Perhaps the first movie star comeback was Gloria Swanson in “Sunset Boulevard” — the first only because Hollywood hadn’t been around long enough in 1950 for film actors to even have a second act. Billy Wilder’s acid-etched Beverly Hills freak show depicted the titans of the Silent Era as egotistical monsters playing to a camera that had long ago stopped rolling, and Swanson’s fearless performance changed her image from a has-been drama queen to a genuinely talented diva. Like Travolta and Rourke, she was Oscar-nominated and, like them, failed to win; Swanson’s comeback didn’t stick, as many comebacks don’t, because once the thrill of renewal is gone, we’re left with a performer whose moment has passed not once, but twice. (Or, in the case of Travolta, four or five times.)
Some keep it going: Sean Connery got a second wind and a supporting actor Oscar in “The Untouchables” (1987) and rode it to the end of his career. Some use a comeback to reestablish their legend: Without “The Godfather,” Marlon Brando would have been a post-World War II supernova that fizzled; with it, he entered the pantheon. Some, like Fraser, achieve stardom in youth and regain a more settled, lowercase version of it in middle age: Winona Ryder, for instance. A lucky few come back from the career morgue with second acts that eclipse the first: Frank Sinatra, Robert Downey Jr.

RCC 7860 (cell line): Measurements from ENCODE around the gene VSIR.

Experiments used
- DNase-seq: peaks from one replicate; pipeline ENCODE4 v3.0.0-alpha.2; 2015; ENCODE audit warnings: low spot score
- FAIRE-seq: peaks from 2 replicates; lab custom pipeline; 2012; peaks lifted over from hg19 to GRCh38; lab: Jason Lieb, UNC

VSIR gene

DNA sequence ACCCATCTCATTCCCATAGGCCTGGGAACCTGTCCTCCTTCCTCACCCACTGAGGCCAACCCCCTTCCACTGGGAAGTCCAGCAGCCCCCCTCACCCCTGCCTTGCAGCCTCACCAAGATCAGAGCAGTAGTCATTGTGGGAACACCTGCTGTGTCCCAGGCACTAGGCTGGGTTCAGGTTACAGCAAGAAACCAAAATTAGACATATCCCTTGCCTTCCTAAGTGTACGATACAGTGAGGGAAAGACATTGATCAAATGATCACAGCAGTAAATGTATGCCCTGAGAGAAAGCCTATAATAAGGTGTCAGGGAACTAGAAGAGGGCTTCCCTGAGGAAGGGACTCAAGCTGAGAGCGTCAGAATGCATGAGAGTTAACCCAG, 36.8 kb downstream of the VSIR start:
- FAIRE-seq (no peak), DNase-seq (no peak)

This can spill over into the musical arena, too. Bonnie Raitt had to age like a fine Scotch to be appreciated as an American classic, and Tina Turner’s massive solo success felt like the best kind of artistic revenge against an abusive ex-husband. Johnny Cash exited life as an elder statesman reinterpreting the national pop songbook in a series of monumental final recordings, less a comeback than a summation of a life lived hard and well.
It’s much too early to know where Brendan Fraser will go from “The Whale,” whether audiences or the Academy embrace the film or not. It’s safe to say, however, that everybody seems happy to have him back on the scene. More than that — relieved in a way that speaks to this particular actor’s bond with audiences.
Fraser always seemed like our representative on-screen, grounded rather than glamorous and slightly bamboozled by the requirements of stardom. In Baron’s words, “one of us, as opposed to an untouchable icon.” I predict he’ll have a solid, rewarding future of character roles and the occasional meaty lead, the way most of us fumble along playing our parts and every so often finding the spotlight.
Fraser has put on some years and pounds and miles, and so have we. He survived, and so will we.